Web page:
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Experimental Study on Melt Coolability Capability of Calandria Vault Water During Severe Accident in Indian PHWRs for Prolonged Duration

[+] Author and Article Information
Sumit V. Prasad

Homi Bhabha National Institute,
Anushaktinagar,
Mumbai 400094, India;
Reactor Engineering Division,
Bhabha Atomic Research Centre,
Mumbai 400085, India
e-mail: svprasad@barc.gov.in

A. K. Nayak

Homi Bhabha National Institute,
Anushaktinagar,
Mumbai 400094, India;
Reactor Engineering Division,
Bhabha Atomic Research Centre,
Mumbai 400085, India
e-mail: arunths@bacr.gov.in

1Corresponding authors.

Manuscript received June 29, 2017; final manuscript received March 13, 2018; published online May 16, 2018. Assoc. Editor: Jovica R. Riznic.

ASME J of Nuclear Rad Sci 4(3), 031014 (May 16, 2018) (11 pages) Paper No: NERS-17-1062; doi: 10.1115/1.4039636 History: Received June 29, 2017; Revised March 13, 2018

The present experimental investigation in a scaled facility of an Indian pressurized heavy water reactors (PHWRs) is focused on the heat transfer behavior from the calandria vessel (CV) to the calandria vault during a prolonged severe accident condition in the presence of decay heat. The transient heat transfer simulates the conditions from single phase to boiling in the calandria vault water, partial uncovery of the CV due to boil off of water in the vault, and refill of calandria vault. Molten borosilicate glass was used as the simulant due to its comparable heat transfer characteristics similar to prototypic material. About 60 kg of the molten material was poured into the test section at about 1100 °C. Decay heat in the melt pool was simulated by using high watt cartridge type heaters. The temperature distributions inside the molten pool across the CV wall thickness and vault water were measured for prolonged period which can be divided into various phases, viz., single phase natural convection heat transfer in calandria vault, boiling heat transfer in calandria vault, partial uncovery of CV, and refilling calandria vault. Experimental results showed that once the crust formed, the inner vessel temperature remained very low and vessel integrity maintained. Even boiling of calandria vault water and uncovery of CV had negligible effect on melt, CV, and vault water temperature. The heat transfer coefficients on outer vessel surface were obtained and compared with various conditions.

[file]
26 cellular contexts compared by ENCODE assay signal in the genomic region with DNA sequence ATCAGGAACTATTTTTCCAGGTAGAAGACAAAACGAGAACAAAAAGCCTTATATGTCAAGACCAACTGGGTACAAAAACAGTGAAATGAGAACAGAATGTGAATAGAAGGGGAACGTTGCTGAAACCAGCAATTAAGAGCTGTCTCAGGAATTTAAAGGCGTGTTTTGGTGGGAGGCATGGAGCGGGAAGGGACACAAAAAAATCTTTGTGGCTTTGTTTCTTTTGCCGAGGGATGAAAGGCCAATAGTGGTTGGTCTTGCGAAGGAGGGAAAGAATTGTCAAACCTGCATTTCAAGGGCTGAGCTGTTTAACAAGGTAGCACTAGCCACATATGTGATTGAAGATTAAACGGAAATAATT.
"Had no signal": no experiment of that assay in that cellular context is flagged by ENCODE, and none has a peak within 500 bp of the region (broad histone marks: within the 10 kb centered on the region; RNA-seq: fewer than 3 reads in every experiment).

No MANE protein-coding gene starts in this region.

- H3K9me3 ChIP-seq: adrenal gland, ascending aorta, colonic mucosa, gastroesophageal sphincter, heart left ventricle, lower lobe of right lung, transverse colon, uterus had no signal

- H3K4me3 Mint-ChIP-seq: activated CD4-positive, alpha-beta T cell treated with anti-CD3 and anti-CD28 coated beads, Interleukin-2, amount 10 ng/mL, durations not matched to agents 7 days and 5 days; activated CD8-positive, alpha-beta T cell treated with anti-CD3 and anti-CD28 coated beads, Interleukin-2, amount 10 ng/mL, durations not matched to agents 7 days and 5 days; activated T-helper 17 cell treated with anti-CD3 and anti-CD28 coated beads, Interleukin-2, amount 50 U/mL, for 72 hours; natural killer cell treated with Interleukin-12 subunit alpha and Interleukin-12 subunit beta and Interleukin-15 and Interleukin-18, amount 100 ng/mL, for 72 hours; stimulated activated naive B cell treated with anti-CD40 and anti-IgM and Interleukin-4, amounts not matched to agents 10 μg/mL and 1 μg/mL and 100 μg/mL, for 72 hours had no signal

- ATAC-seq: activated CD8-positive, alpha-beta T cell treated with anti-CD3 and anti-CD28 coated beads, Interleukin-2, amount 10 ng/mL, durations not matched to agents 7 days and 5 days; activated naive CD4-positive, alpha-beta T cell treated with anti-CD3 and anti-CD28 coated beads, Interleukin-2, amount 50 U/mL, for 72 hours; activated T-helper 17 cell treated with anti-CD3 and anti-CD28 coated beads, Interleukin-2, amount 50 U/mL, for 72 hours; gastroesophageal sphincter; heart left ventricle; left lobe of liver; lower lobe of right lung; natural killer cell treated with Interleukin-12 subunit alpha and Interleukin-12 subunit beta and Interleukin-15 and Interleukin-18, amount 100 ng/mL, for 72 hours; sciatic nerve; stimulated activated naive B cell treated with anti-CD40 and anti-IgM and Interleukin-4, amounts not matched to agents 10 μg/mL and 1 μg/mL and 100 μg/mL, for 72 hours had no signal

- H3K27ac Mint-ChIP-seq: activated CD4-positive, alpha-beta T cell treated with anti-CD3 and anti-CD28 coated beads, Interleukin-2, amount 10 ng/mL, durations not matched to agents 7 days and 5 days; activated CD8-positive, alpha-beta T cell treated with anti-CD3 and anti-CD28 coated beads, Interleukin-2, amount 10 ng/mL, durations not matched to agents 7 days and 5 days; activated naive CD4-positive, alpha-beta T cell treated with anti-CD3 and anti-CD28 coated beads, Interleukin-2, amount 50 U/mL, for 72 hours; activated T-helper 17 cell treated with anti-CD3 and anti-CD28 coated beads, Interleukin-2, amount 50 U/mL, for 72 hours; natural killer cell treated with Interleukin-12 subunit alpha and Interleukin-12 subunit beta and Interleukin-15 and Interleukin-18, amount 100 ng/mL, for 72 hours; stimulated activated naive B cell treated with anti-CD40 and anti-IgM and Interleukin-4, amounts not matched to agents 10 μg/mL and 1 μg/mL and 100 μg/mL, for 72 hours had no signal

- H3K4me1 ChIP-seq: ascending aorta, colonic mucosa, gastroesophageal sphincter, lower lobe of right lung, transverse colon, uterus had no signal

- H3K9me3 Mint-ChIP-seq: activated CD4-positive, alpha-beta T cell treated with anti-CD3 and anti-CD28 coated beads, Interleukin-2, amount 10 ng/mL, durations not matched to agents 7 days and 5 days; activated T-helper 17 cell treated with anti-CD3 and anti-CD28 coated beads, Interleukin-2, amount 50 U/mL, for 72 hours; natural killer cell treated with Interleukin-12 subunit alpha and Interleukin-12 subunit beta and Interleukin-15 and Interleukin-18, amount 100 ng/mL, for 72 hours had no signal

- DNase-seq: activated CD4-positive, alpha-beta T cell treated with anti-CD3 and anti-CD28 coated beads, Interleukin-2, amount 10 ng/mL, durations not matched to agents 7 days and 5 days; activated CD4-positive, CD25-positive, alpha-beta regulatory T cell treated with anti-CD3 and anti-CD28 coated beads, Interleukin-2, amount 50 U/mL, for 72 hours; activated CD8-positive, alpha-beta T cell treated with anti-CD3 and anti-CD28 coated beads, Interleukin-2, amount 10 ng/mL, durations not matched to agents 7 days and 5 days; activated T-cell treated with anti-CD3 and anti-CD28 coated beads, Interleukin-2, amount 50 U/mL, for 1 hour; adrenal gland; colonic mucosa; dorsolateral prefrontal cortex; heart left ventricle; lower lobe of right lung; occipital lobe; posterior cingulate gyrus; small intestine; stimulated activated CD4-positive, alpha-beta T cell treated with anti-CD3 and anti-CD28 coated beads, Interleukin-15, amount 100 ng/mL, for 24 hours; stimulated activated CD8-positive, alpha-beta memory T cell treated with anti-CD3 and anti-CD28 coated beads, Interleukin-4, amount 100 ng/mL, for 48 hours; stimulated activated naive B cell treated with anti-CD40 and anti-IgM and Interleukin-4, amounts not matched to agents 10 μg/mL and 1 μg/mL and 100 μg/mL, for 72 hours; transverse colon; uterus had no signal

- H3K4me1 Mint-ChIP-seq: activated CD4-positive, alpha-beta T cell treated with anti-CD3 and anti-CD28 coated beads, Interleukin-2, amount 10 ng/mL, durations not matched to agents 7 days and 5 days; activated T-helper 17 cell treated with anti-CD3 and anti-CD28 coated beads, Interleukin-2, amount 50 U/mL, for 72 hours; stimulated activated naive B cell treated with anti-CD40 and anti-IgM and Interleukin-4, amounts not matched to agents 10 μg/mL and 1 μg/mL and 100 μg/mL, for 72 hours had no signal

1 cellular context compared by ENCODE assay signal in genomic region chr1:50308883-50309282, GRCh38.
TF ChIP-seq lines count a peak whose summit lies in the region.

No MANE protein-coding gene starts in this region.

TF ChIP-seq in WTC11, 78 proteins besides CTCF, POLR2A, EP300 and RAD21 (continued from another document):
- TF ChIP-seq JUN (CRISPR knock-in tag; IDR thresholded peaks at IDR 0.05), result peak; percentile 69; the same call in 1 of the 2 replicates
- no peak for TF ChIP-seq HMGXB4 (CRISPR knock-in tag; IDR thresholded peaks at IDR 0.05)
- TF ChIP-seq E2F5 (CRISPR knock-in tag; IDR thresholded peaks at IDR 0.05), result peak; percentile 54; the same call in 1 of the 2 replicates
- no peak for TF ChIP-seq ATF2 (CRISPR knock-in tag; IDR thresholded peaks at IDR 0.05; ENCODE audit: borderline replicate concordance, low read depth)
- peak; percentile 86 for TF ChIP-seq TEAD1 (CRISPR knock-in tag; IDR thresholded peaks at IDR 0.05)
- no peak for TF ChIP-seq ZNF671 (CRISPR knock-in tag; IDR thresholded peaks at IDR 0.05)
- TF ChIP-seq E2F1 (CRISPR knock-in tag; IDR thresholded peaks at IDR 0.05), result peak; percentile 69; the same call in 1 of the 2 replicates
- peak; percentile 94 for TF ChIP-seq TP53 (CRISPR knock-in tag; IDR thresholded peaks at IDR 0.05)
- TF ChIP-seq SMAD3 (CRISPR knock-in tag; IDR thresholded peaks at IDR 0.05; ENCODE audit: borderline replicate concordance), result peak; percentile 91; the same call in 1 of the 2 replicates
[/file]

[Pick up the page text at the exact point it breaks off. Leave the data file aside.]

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References

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Figures

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Fig. 1

PHWR core assembly (cut-away view of reactor)

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Fig. 2

(a) Experiment setup two-dimensional schematic, (b) actual setup, (c) cartridge heater details, and (d) heater locations inside melt

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Fig. 3

Locations of thermocouples in (a) molten pool, (b) circumferential on test section, (c) longitudinal on test section, and (d) water tank

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Fig. 4

Phase I—single phase natural convection heat transfer in calandria vault: (a) melt temperature, (b) crust thickness, (c) inner CV temperature, (d) outer CV temperature, (e) water level, and (f) water temperature

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Fig. 5

Phase II–boiling heat transfer in calandria vault: (a) melt temperature, (b) crust thickness, (c) inner CV temperature, (d) outer CV temperature, (e) water level, and (f) water temperature

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Fig. 6

(a) Start of uncovery and (b) end of uncovery

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Fig. 7

Phase III–partial uncovery of CV: (a) melt temperature, (b) crust thickness, (c) inner CV temperature, (d) outer CV temperature, (e) water level, and (f) water temperature

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Fig. 8

Phase IV–refilling of calandria vault: (a) melt temperature, (b) crust thickness, (c) inner CV temperature, (d) outer CV temperature, (e) water level, and (f) water temperature

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Fig. 9

(a) Temperature across cylindrical vessel thickness of phase I, (b) heat transfer coefficient of phase I, (c) vessel wall heat flux of phase I, (d) temperature across cylindrical vessel thickness of phase II, (e) heat transfer coefficient of phase II, and (f) vessel wall heat flux of phase II

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Fig. 10

Comparison of heat transfer at (a) 0 deg, (b) 45 deg, (c) 90 deg, (d) 135 deg, (e) 180 deg, and (f) averaged

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